Though the document does not mention the Iraq war, it accepts that
foreign policy can trigger a sense of grievance that can lead to
violence. It urges officers across England and Wales to "effectively
address grievances", and says: "This objective is not for the police
alone. Some grievances will be international in dimension."
It includes a stark assessment about how far police have to go in
building trust with Muslim communities. "Research last year revealed
that the police service would be very low on the list of agencies that
the Muslim community would turn to if they had concerns about a member
of their community who embraced violent extremism ... the police
service has a long way to go in building a relationship of trust
around these issues..."
It cites the example of drug use, saying that in the 1980s people
would not tell the police about those close to them who were using
illegal substances. Now that reticence has lessened through intensive
work by officers.
The new strategy will be rooted in "neighbourhood profiling". "This
will allow us to connect with all groups and to understand what is
normal and what is unusual," it says. "We need to continually improve
our knowledge about communities and how they function both in a social
and religious context."
A senior source with knowledge of the discussions leading up to the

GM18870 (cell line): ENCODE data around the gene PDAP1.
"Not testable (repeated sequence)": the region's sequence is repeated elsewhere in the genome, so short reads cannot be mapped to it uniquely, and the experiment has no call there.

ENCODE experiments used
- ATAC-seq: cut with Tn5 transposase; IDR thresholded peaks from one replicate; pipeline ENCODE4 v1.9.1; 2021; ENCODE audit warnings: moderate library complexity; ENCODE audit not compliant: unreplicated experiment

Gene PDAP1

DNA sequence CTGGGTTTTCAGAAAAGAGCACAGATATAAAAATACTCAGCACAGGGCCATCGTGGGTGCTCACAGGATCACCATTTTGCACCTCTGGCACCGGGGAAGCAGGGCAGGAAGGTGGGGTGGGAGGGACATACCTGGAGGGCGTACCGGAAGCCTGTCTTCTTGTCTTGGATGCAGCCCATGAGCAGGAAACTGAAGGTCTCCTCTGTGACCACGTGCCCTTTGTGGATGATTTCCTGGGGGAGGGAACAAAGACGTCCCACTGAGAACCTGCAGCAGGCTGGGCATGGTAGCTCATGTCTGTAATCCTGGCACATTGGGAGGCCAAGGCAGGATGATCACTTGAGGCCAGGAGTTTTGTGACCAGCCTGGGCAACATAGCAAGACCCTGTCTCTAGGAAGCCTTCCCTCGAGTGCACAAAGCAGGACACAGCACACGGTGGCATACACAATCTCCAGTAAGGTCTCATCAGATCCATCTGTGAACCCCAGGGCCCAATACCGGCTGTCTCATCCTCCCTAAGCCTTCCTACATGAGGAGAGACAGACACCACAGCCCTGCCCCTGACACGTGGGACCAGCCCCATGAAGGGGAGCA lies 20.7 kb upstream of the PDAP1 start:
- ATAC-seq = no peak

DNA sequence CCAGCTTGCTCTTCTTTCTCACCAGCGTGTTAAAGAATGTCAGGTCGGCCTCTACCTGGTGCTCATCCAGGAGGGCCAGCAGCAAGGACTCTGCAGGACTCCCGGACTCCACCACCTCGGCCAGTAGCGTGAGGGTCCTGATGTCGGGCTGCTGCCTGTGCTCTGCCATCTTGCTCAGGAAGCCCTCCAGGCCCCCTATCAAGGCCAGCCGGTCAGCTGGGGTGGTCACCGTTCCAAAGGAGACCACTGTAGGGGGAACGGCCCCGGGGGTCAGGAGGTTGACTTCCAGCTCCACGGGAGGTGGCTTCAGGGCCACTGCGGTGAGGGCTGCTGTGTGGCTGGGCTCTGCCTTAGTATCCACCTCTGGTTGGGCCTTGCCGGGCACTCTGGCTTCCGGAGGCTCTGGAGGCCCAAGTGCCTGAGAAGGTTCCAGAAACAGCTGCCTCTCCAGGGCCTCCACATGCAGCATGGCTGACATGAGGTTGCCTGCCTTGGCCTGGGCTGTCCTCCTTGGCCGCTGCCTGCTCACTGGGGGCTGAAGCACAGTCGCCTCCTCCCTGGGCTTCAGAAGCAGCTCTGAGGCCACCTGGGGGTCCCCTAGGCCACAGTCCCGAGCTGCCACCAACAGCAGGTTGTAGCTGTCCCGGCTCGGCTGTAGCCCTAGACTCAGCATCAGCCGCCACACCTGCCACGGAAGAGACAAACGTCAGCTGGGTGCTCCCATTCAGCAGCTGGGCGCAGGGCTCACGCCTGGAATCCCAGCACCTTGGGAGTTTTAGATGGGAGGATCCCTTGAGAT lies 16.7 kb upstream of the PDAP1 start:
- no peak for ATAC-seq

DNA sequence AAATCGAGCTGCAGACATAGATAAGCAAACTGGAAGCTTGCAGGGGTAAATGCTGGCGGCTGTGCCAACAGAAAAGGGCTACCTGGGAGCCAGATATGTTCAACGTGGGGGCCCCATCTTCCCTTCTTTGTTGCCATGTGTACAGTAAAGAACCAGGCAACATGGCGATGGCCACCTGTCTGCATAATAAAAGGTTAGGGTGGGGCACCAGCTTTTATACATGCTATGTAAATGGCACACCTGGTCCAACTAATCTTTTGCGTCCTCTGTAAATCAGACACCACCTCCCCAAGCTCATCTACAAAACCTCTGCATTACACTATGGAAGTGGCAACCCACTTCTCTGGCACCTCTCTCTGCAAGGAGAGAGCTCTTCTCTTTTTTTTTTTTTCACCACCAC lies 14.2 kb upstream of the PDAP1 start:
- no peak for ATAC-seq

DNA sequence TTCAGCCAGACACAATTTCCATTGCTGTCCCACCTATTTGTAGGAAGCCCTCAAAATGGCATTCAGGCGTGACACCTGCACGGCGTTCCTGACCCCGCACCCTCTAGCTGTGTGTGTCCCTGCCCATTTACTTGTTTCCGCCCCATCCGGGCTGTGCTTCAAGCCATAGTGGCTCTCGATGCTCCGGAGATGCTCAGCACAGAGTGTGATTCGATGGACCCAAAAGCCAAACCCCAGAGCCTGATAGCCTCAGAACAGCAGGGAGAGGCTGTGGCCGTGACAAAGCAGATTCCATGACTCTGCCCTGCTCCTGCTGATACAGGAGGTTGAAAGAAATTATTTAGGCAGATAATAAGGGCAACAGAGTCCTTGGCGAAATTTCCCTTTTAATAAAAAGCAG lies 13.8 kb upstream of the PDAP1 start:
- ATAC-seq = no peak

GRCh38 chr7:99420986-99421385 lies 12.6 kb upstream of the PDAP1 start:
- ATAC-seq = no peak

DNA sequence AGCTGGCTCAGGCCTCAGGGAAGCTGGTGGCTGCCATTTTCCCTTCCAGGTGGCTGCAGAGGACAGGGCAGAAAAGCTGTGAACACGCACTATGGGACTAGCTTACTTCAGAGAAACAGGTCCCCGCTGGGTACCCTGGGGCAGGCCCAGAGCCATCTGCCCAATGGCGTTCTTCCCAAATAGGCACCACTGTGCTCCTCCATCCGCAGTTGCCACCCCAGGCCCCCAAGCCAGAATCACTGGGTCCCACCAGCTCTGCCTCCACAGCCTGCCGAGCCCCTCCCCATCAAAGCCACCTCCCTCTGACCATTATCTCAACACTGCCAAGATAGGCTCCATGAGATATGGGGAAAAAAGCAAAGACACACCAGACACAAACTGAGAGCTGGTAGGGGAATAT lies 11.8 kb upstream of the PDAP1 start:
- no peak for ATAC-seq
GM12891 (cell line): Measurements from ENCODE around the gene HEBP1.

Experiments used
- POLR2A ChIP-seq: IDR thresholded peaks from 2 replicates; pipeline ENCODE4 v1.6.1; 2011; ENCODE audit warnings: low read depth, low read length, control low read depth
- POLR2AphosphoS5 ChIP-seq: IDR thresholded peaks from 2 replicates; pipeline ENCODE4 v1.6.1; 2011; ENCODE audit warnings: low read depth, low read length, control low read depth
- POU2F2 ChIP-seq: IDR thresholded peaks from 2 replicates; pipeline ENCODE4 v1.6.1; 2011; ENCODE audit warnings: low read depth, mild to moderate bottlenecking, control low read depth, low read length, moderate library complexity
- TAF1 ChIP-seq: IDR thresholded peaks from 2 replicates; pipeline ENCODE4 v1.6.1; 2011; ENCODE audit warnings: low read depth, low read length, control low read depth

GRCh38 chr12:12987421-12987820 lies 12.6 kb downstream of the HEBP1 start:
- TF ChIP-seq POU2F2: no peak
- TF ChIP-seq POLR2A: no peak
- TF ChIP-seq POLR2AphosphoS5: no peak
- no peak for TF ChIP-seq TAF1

writing of the document said mapping was important: "You have to
assess where the need is greatest. Just relying on the census data for
the number of Muslims in an area is not detailed or sophisticated enough."
The plan also calls for guidance for parents about how to manage the
use of the web by their children. "The internet is a potential area
where a tendency towards violent extremism can be exploited ...
Parents and carers have a need for advice on how to control access for
their children and to understand what defines the legal/potentially
The document says there is a "pressing need to develop the growing
relationships between the police and the education sector at every
level with regard to preventing violent extremism".
With more terrorists and supporters being jailed, the document says
those convicted must also be stopped from indoctrinating other inmates.
The senior source added that the plans were a radical change for the
police: "It's a recognition that it is a major and important new area
of work and the police should see it as a mainstream area of work."
New police anti-extremist strategy
Every part of Britain will be mapped for its potential to produce
violent Muslim extremists under a new strategy drawn up by senior
police officers, it has emerged.
At its counter-terrorism conference in Brighton this week, the
Association of Chief Police Officers (Acpo) approved a blueprint for
how to prevent al Qaida recruiting fresh supporters.
The 40-page document aims to stop extremist ideas gaining hold in
schools, colleges, prisons and over the internet. It includes advice
for parents on how to stop their children searching for jihadist websites.
"The internet is a potential area where a tendency towards violent
extremism can be exploited," it reads. "Parents and carers have a need